As one of the three million people who subscribe to MoviePass, I’ve watched the company’s recent developments with a great deal of interest – and disappointment. When I joined, they offered an arrangement that was almost too good to be true: one newly released movie a day for $9.99 a month. And now? I still pay nearly ten bucks a month, but I receive less in return.
Here’s the way the ticketing service works: you download the app, locate a theater that accepts the service, select the film of your choice, MoviePass puts the funds for the ticket on a special debit card, and you enjoy the show. The outfit subsidizes the cost of the pass.
I signed up in February after a friend urged me to join. He was so proud of his membership that he pulled his red MoviePass card out of his wallet and showed it off as if it was a Golden Ticket from “Willy Wonka.” (“You gotta do it! You only have to see one movie a month to get your money’s worth!”) I live in LA, so I can see why this would be particularly appealing to Angelinos – the website PromoCodesForYou reports California has the nation’s highest average ticket price at more than $15.
Now that I had MoviePass, I found I was going to more films. I went to one in February, two in March, and three in April. I came to reappreciate movie-going, something I hadn’t been doing as of late. There truly is something magical about watching light flicker on a wall in a dark room with a group of strangers. In recent years, I’ve traded that for the convenience of streaming serial TV at home on my iPad.
My initial MoviePass experience ended in the spring when the organization made a series of changes to my plan out. First, members could only see the same movie once. Then, subscribers were limited to three movies per month. Then, the selection was curtailed – new releases wouldn’t be available for two weeks after release. Changes one and two didn’t affect me much as I rarely see the same movie twice in a theater, and I normally don’t partake in more than three movies in a 30-day period. However, the third revision did have some impact because I usually see new fare when I go to the cinema.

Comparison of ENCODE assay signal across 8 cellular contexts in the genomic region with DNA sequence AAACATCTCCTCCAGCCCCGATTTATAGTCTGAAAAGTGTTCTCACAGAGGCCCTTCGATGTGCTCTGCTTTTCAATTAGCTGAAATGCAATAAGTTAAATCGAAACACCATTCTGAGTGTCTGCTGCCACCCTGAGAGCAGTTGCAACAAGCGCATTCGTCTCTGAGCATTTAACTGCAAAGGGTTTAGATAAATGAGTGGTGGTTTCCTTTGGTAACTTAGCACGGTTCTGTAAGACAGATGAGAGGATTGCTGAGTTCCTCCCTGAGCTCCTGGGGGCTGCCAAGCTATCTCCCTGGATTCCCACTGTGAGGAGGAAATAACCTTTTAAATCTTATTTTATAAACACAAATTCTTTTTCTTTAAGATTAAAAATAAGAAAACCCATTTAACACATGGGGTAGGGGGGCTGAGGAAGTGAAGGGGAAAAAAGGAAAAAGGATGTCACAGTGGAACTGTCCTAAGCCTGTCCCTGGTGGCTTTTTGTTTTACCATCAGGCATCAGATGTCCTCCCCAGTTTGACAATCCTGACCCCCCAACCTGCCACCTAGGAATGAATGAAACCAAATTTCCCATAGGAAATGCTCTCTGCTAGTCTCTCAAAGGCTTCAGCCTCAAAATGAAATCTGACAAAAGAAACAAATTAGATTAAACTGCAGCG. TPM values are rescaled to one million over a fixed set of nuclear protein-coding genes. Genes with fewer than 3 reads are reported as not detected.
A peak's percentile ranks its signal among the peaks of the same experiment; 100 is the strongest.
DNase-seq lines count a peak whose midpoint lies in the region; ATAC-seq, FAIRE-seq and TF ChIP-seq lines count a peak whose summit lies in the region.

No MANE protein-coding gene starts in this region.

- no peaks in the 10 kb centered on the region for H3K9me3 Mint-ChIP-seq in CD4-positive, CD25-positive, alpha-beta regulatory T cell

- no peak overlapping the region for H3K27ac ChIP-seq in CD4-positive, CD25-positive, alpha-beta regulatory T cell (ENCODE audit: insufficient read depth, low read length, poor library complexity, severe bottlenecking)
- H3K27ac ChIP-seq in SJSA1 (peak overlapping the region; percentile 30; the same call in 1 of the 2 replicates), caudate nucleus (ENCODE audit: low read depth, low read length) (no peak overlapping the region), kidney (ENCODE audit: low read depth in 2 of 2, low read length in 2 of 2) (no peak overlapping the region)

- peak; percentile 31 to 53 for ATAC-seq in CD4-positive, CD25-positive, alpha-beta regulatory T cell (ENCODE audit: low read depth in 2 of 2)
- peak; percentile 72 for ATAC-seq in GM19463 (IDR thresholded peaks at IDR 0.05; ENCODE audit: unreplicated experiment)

I forgot about that last item until I went to see “BlackkKlansman” the week after its release in mid-August. I arrived at my usual theater, and I was surprised the film wasn’t listed on the app. In fact, only three of the eight films playing that night were offered. I thought I might have missed something, so I went up to ticket counter and asked the attendant why “Klansman” wasn’t available. “Yeah, that’s their new thing,” she said. “You can only see certain movies now.” That was when the current rules occurred to me. I still wanted to see the flick, however, so I paid out of pocket. It was only the first time since I registered that I wasn’t able to see the feature of my choice, but I was aggravated nonetheless.
Several reports have it that MoviePass has been hemorrhaging money, and this comes as little surprise to critics of the service. They said it was an unsustainable business model that was similar to a gym membership in that fitness clubs accept far more members than they can reasonably accommodate because they know most clients won’t work out regularly. Exercise requires both time and effort and many aren’t willing or able to put forth one or both. But watching a film? It isn't the same commitment. The company was, therefore, left to pay out far more in tickets than they could afford. I heard one pundit ask incredulously, “Did they really think people were too lazy to go to the movies?”
I’ve now begun to reevaluate MoviePass, and I’m not sure how much longer I’m going to continue with the service. I know it was unrealistic to expect to partake in one new movie per day indefinitely. However, as we’ve seen with a number of discontinued products and services – Google Glass, McDonald’s McDLT, Trump: the Game – once you offer people something they use and enjoy, they’re reluctant to give it up. I suspected the plan for which I initially signed up would eventually come to an end, but I didn’t anticipate it would be such a letdown when it did.
I'm Eli Natinsky and I'm a communication specialist. This blog explores my work and professional interests. I also delve into other topics, including media, marketing, pop culture, and technology.